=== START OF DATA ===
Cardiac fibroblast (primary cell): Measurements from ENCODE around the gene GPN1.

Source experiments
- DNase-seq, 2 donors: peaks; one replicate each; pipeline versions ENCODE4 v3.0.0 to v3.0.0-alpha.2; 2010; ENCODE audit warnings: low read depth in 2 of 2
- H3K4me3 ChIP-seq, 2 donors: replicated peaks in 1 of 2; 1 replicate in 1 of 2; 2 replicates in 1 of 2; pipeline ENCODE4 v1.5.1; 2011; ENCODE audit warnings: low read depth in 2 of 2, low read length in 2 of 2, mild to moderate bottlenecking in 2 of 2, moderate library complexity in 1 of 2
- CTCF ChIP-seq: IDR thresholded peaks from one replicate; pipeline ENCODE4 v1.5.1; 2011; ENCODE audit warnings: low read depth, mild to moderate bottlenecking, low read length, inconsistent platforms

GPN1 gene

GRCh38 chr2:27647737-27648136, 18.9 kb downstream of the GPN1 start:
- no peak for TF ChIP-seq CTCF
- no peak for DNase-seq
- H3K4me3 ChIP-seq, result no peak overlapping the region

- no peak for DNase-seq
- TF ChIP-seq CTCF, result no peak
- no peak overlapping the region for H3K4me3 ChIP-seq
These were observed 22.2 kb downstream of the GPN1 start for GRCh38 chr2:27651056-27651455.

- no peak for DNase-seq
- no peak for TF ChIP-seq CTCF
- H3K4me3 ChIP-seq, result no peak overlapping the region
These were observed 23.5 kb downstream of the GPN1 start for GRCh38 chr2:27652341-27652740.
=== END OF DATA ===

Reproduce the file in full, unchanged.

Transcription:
Cardiac fibroblast (primary cell): Measurements from ENCODE around the gene GPN1.

Source experiments
- DNase-seq, 2 donors: peaks; one replicate each; pipeline versions ENCODE4 v3.0.0 to v3.0.0-alpha.2; 2010; ENCODE audit warnings: low read depth in 2 of 2
- H3K4me3 ChIP-seq, 2 donors: replicated peaks in 1 of 2; 1 replicate in 1 of 2; 2 replicates in 1 of 2; pipeline ENCODE4 v1.5.1; 2011; ENCODE audit warnings: low read depth in 2 of 2, low read length in 2 of 2, mild to moderate bottlenecking in 2 of 2, moderate library complexity in 1 of 2
- CTCF ChIP-seq: IDR thresholded peaks from one replicate; pipeline ENCODE4 v1.5.1; 2011; ENCODE audit warnings: low read depth, mild to moderate bottlenecking, low read length, inconsistent platforms

GPN1 gene

GRCh38 chr2:27647737-27648136, 18.9 kb downstream of the GPN1 start:
- no peak for TF ChIP-seq CTCF
- no peak for DNase-seq
- H3K4me3 ChIP-seq, result no peak overlapping the region

- no peak for DNase-seq
- TF ChIP-seq CTCF, result no peak
- no peak overlapping the region for H3K4me3 ChIP-seq
These were observed 22.2 kb downstream of the GPN1 start for GRCh38 chr2:27651056-27651455.

- no peak for DNase-seq
- no peak for TF ChIP-seq CTCF
- H3K4me3 ChIP-seq, result no peak overlapping the region
These were observed 23.5 kb downstream of the GPN1 start for GRCh38 chr2:27652341-27652740.